Then spake the treasure-bestrider,—for his horse e'en now had he reined By the King and the earls of the people where the boughs of the thicket waned:— "Yea I am a son of the Kings; but my kin have passed away, And once were they called the Volsungs, and the sons of God were they: I am young, but have learned me wisdom; I am lone, but deeds have I done; I have slain the Foe of the Gods, and the Bed of the Worm have I won. But meseems that the earth is lovely, and that each day springeth anew And beareth the blossom of hope, and the fruit of deeds to do. And herein thou sayest the sooth, that I seek the fame of Kings, And with them would I do and undo and be heart of their warfarings: And for this o'er the Glittering Heath to the kingdoms of earth am I come, And over the head of Hindfell, and I seek the earl-folk's home That is called the lea of Lymdale 'twixt the wood and the water-side; For men call it the gate of the world where the Kings of Men abide: Nor the least of God-folk am I, nor the wolf of the Kings accursed, But Sigurd the son of Sigmund in the land of the Helper nursed: And I thank thee, lord, for thy bidding, and tonight will I bide in thine hall, And fare on the morrow to Lymdale and the deeds thenceforward to fall."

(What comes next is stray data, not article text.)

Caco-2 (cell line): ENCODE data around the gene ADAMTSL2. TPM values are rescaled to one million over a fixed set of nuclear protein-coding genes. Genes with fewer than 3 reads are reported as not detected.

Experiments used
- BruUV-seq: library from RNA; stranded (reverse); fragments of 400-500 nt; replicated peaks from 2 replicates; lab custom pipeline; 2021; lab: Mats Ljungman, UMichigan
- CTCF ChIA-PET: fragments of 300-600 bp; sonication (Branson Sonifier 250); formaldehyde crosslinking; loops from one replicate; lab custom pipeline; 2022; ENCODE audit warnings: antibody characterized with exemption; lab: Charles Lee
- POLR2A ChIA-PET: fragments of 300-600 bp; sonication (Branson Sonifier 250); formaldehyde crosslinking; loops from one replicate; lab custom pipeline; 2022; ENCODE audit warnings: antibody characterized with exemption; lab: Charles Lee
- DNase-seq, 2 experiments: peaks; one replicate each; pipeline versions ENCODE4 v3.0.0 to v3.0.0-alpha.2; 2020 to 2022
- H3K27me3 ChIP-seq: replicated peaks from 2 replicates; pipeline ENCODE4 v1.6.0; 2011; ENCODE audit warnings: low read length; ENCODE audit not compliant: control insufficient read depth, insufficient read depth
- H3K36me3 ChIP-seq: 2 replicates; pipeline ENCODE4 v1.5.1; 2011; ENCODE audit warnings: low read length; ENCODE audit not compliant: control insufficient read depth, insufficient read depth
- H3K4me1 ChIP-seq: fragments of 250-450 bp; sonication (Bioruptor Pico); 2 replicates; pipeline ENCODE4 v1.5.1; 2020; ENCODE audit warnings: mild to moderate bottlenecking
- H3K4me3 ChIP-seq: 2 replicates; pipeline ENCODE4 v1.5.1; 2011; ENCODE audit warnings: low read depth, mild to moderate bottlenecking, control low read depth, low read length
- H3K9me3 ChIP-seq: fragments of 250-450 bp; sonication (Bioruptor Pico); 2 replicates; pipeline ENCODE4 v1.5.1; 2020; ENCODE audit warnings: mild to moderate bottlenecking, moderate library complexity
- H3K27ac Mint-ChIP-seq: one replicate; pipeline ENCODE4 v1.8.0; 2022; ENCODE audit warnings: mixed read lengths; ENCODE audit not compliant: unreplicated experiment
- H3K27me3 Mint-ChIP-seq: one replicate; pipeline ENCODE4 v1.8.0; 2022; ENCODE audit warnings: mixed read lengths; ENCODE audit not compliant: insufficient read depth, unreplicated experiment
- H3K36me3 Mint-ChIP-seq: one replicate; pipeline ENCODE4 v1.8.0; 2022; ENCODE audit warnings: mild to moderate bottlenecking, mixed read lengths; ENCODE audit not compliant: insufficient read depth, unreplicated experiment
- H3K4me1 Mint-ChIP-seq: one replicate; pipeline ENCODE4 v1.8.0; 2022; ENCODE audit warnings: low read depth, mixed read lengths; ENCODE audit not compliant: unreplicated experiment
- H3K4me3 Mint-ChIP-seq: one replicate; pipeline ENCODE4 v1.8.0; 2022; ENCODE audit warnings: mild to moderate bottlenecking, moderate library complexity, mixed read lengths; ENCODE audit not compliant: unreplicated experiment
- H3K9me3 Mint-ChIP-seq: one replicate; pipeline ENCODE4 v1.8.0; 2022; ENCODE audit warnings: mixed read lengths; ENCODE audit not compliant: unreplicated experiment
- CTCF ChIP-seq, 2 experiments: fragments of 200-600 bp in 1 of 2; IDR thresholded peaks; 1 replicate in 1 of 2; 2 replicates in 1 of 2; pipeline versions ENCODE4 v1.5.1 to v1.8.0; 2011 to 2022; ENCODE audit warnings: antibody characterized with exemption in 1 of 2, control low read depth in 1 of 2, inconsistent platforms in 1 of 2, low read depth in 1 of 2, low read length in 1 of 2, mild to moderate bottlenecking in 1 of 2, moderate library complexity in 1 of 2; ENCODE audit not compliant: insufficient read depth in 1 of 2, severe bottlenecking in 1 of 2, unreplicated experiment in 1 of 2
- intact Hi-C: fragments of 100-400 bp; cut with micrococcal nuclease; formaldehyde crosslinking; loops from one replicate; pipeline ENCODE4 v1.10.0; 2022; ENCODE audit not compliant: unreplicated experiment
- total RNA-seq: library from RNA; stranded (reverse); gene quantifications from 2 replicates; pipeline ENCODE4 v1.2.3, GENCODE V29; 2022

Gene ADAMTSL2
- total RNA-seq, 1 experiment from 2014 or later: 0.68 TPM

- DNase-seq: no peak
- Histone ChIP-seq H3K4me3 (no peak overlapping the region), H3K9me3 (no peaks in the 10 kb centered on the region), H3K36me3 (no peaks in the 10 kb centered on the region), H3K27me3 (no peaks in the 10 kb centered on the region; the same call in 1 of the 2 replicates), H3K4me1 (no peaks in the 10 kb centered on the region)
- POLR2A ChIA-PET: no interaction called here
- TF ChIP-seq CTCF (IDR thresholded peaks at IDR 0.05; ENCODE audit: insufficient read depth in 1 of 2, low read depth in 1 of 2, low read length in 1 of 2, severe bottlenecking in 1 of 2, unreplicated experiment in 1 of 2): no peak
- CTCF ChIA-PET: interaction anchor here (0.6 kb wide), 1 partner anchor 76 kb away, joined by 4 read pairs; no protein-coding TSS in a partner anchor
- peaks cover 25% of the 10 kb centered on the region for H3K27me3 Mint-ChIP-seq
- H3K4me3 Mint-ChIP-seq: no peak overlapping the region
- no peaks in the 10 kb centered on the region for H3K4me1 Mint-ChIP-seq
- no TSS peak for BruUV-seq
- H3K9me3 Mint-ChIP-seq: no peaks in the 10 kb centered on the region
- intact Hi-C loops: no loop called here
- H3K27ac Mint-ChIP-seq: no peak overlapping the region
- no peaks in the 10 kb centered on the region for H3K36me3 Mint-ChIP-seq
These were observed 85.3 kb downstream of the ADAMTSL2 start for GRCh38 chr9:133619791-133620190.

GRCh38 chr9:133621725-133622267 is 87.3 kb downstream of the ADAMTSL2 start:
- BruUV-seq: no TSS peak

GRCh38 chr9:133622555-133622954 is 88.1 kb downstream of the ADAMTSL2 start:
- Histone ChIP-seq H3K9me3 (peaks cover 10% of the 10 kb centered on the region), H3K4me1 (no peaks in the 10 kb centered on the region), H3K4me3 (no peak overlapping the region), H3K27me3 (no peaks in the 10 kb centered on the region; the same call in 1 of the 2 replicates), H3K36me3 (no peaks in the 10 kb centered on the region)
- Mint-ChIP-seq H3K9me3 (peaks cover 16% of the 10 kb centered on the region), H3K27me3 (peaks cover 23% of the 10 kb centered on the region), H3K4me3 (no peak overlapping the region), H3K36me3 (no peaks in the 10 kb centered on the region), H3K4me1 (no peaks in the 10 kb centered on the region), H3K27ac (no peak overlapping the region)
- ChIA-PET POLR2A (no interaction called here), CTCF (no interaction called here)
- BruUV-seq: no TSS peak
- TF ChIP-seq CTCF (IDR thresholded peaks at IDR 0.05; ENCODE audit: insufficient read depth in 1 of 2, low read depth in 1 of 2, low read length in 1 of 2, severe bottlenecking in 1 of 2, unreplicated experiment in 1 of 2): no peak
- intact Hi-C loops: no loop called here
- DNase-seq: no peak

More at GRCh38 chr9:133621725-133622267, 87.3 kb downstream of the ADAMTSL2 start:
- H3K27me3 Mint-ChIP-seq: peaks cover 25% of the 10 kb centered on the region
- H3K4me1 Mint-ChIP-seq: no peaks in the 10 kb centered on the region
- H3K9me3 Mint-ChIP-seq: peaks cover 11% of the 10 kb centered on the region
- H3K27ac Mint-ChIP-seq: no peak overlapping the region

Then Sigurd leapt from Greyfell, and men were marvelling there At the sound of his sweet-mouthed wisdom, and his body shapen fair. But Heimir laughed and answered: "Now soon shall the deeds befall, And tonight shalt thou ride to Lymdale and tonight shalt thou bide in my hall: For I am the ancient Heimir, and my cunning is of the harp, Though erst have I dealt in the sword-play while the edge of war was sharp."

Then Sigurd joyed to behold him, for a god-like King he was, And amid the men of Lymdale did the Son of Sigmund pass; And their hearts are high uplifted, for across the air there came A breath of his tale half-spoken and the tidings of his fame; And their eyes are all unsatiate of gazing on his face, For his like have they never looked on for goodliness and grace.